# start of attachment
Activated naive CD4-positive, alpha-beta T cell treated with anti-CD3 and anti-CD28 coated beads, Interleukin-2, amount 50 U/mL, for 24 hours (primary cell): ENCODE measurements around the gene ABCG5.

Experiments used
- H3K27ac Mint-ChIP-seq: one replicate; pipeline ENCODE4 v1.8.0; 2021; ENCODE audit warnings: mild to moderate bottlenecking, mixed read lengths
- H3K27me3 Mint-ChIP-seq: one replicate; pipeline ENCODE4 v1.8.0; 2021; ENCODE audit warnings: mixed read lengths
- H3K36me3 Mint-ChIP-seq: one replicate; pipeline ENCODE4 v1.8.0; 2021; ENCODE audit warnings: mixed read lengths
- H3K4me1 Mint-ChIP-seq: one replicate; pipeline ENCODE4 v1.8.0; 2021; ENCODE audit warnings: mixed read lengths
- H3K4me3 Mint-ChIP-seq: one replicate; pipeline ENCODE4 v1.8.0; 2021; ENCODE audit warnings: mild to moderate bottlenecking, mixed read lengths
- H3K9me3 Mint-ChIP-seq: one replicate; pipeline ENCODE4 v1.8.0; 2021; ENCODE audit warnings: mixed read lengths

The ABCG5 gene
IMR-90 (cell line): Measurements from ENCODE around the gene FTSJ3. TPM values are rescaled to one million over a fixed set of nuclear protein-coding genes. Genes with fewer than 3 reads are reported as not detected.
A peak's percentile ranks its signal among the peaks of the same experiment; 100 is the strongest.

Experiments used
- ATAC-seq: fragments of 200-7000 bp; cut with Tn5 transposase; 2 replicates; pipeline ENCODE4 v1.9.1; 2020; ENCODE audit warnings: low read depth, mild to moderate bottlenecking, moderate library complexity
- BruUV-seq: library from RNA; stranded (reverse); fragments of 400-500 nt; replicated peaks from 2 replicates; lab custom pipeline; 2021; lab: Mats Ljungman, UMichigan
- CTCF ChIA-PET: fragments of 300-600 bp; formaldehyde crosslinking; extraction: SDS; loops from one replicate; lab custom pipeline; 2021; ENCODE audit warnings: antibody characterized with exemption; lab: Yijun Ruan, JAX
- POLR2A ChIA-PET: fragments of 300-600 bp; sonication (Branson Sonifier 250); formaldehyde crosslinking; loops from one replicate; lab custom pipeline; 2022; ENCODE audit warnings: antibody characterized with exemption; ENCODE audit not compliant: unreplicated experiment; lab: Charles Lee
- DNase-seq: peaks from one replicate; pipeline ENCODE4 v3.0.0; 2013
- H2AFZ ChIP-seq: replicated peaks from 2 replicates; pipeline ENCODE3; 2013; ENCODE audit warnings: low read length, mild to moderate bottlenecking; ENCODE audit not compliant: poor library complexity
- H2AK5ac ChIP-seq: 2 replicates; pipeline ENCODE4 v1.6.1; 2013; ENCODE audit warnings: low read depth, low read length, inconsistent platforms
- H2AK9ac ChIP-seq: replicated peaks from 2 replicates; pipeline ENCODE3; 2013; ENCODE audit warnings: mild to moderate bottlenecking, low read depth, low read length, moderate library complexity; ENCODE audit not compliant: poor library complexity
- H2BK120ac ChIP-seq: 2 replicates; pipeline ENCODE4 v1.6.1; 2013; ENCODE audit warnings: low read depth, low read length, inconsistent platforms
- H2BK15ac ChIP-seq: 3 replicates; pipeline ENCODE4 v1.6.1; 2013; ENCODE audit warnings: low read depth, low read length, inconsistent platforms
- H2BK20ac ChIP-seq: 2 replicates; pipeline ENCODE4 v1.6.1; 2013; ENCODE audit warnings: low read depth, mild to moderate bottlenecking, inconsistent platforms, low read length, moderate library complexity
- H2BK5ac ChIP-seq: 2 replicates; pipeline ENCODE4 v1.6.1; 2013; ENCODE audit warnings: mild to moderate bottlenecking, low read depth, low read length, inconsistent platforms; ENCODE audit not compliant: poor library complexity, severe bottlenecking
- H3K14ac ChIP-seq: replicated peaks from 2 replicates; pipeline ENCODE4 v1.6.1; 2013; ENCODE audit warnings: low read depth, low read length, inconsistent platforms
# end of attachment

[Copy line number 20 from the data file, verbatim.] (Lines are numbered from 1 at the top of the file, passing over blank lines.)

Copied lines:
- H2AK9ac ChIP-seq: replicated peaks from 2 replicates; pipeline ENCODE3; 2013; ENCODE audit warnings: mild to moderate bottlenecking, low read depth, low read length, moderate library complexity; ENCODE audit not compliant: poor library complexity